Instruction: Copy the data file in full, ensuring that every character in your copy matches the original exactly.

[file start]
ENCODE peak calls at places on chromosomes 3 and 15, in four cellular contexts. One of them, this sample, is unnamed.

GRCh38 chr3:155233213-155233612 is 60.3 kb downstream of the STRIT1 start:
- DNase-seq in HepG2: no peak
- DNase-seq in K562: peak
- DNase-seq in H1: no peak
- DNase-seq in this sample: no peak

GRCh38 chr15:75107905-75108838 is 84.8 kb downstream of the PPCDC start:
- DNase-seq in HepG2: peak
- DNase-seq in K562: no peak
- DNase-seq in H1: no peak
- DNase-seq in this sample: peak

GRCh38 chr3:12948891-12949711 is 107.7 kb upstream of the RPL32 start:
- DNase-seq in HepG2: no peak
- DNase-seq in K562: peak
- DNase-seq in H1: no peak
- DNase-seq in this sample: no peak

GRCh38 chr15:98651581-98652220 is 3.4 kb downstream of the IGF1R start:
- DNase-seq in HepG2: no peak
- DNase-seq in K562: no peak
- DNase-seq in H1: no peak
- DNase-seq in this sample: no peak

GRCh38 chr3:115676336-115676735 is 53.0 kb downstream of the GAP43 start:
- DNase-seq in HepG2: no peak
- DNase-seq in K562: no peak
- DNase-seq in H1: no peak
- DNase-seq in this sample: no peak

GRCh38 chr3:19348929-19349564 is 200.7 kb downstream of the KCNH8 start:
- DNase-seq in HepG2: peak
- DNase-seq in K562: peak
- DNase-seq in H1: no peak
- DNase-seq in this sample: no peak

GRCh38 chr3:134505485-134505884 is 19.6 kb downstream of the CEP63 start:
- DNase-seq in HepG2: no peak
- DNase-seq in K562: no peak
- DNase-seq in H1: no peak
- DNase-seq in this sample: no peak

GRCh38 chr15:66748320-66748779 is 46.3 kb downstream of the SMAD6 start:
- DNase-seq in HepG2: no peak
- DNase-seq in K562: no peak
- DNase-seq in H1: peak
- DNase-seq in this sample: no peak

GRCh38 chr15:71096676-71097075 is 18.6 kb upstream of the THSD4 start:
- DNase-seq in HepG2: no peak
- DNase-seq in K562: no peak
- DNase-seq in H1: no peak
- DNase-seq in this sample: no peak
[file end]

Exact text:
ENCODE peak calls at places on chromosomes 3 and 15, in four cellular contexts. One of them, this sample, is unnamed.

GRCh38 chr3:155233213-155233612 is 60.3 kb downstream of the STRIT1 start:
- DNase-seq in HepG2: no peak
- DNase-seq in K562: peak
- DNase-seq in H1: no peak
- DNase-seq in this sample: no peak

GRCh38 chr15:75107905-75108838 is 84.8 kb downstream of the PPCDC start:
- DNase-seq in HepG2: peak
- DNase-seq in K562: no peak
- DNase-seq in H1: no peak
- DNase-seq in this sample: peak

GRCh38 chr3:12948891-12949711 is 107.7 kb upstream of the RPL32 start:
- DNase-seq in HepG2: no peak
- DNase-seq in K562: peak
- DNase-seq in H1: no peak
- DNase-seq in this sample: no peak

GRCh38 chr15:98651581-98652220 is 3.4 kb downstream of the IGF1R start:
- DNase-seq in HepG2: no peak
- DNase-seq in K562: no peak
- DNase-seq in H1: no peak
- DNase-seq in this sample: no peak

GRCh38 chr3:115676336-115676735 is 53.0 kb downstream of the GAP43 start:
- DNase-seq in HepG2: no peak
- DNase-seq in K562: no peak
- DNase-seq in H1: no peak
- DNase-seq in this sample: no peak

GRCh38 chr3:19348929-19349564 is 200.7 kb downstream of the KCNH8 start:
- DNase-seq in HepG2: peak
- DNase-seq in K562: peak
- DNase-seq in H1: no peak
- DNase-seq in this sample: no peak

GRCh38 chr3:134505485-134505884 is 19.6 kb downstream of the CEP63 start:
- DNase-seq in HepG2: no peak
- DNase-seq in K562: no peak
- DNase-seq in H1: no peak
- DNase-seq in this sample: no peak

GRCh38 chr15:66748320-66748779 is 46.3 kb downstream of the SMAD6 start:
- DNase-seq in HepG2: no peak
- DNase-seq in K562: no peak
- DNase-seq in H1: peak
- DNase-seq in this sample: no peak

GRCh38 chr15:71096676-71097075 is 18.6 kb upstream of the THSD4 start:
- DNase-seq in HepG2: no peak
- DNase-seq in K562: no peak
- DNase-seq in H1: no peak
- DNase-seq in this sample: no peak